Following in the footsteps of the New York Post and CNN, however, right-wing media seemingly have not bothered to read the bill - or otherwise research the issue - and instead continue to base their entire analysis on the false ad.
Incorrectly describing the bill's rationale to be "identifying people by their identifying marks is offensive," the National Review Online quoted the Post's write-up of the ad and sarcastically wondered:
So, if a white male in his mid-thirties with a beard and a limp is wanted on suspicion of a crime, the police will be unable to broadcast that fact. Instead, they would have to say that they're looking for a person of undefined age, race, ability, and pogonic status -- and then describe his clothes. In a city of 7 million people, this will presumably work out perfectly, and it certainly won't lead to an increase in the frisking that the bill aims to reduce.
Fox News also repeated this blatant lie as straight news.
Fox News analyst Bernie Goldberg railed against long-standing employment discrimination law, mangling a civil rights doctrine to incorrectly claim the Equal Employment Opportunity Commission (EEOC) is seeking to prevent companies from screening job applicants for misdemeanor or felony convictions.
The EEOC recently filed complaints against a BMW facility in South Carolina and the retailer chain Dollar General because they allegedly conducted improper background checks that disproportionately affected workers and applicants of color, a possible violation of Title VII of the Civil Rights Act of 1964. This type of racial discrimination has been held to be impermissible by the Supreme Court since 1971 and was most recently acknowledged to be good law by conservative Justice Antonin Scalia in 2010.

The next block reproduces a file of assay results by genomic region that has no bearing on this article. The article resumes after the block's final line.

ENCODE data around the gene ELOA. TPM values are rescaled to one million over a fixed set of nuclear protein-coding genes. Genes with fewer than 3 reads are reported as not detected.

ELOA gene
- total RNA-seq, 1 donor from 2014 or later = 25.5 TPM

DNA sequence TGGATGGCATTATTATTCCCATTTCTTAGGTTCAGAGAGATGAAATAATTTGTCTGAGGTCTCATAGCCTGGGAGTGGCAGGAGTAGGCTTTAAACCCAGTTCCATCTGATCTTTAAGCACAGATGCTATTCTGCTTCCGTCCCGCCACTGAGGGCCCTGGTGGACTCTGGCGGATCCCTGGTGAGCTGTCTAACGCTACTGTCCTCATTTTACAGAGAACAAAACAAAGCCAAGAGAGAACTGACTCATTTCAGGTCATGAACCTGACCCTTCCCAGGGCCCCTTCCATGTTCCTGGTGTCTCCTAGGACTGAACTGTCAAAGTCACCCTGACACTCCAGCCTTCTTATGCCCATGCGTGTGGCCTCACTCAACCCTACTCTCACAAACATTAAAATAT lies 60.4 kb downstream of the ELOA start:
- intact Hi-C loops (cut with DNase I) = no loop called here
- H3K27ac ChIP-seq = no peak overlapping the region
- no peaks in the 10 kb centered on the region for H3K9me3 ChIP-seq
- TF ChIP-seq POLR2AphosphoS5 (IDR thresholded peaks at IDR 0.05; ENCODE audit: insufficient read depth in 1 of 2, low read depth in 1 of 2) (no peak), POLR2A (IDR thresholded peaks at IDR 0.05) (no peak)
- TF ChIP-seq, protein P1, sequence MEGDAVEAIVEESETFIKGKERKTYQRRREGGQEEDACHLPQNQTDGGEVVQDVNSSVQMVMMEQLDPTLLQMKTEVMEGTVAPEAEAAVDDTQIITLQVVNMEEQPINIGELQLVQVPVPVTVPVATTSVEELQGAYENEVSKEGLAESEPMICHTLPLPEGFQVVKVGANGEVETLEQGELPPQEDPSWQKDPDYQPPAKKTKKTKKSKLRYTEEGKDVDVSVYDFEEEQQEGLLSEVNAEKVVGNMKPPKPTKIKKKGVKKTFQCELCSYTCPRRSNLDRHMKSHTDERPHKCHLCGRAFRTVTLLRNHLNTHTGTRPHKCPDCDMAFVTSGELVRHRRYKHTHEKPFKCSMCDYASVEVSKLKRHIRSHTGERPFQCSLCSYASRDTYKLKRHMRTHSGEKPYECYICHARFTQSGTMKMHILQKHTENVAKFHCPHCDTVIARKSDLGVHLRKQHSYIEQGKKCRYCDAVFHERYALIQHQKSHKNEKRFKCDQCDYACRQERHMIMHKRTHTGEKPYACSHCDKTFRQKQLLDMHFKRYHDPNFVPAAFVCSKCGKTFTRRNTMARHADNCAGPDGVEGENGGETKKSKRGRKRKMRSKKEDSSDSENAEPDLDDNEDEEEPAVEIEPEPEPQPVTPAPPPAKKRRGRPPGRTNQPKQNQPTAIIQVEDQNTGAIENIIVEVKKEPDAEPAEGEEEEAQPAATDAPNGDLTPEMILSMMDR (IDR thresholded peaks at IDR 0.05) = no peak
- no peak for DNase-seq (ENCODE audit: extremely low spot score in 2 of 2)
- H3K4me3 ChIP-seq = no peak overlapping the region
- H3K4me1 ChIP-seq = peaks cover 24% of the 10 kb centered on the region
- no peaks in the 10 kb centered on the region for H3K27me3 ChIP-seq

Goldberg, however, attacked the complaints, claiming "to most regular folks out there listening to us, this has to sound crazy, because there is no racial discrimination in any traditional sense." From the June 18 edition of America Live:
As mentioned by Goldberg, EEOC is using the disparate impact enforcement approach of Title VII, which can prohibit employment policies that have a disproportionate effect on the basis of race without an acceptable employer justification. Not only has the Supreme Court affirmed this antidiscrimination enforcement under Title VII since 1971, Congress explicitly codified the doctrine in 1991. Nevertheless, right-wing media continue to pretend this type of statistical analysis is improper and have repeatedly smeared the Department of Justice for utilizing this area of civil rights law.
CNN's morning program New Day aired a troubling report on allegations that celebrity chef Nigella Lawson was the victim of domestic abuse, describing her as "subservient" and quoting critics on Twitter saying her subsequent silence on the apparent assault "makes her look weak."
British celebrity chef Nigella Lawson and her husband, Charles Saatchi, were photographed this week during what appeared to be a domestic assault. Multiple photographs show Saatchi's hand grasping Lawson's neck during an argument. He later admitted to assault.
Neil Sean, whom CNN identified as an "entertainment reporter," appeared in New Day's packaged report saying the photos showed Lawson being "sort of subservient":
SEAN: She's always portrayed as a very powerful woman, a woman in control. So for her to be so sort of subservient, I think, is a rather telling story.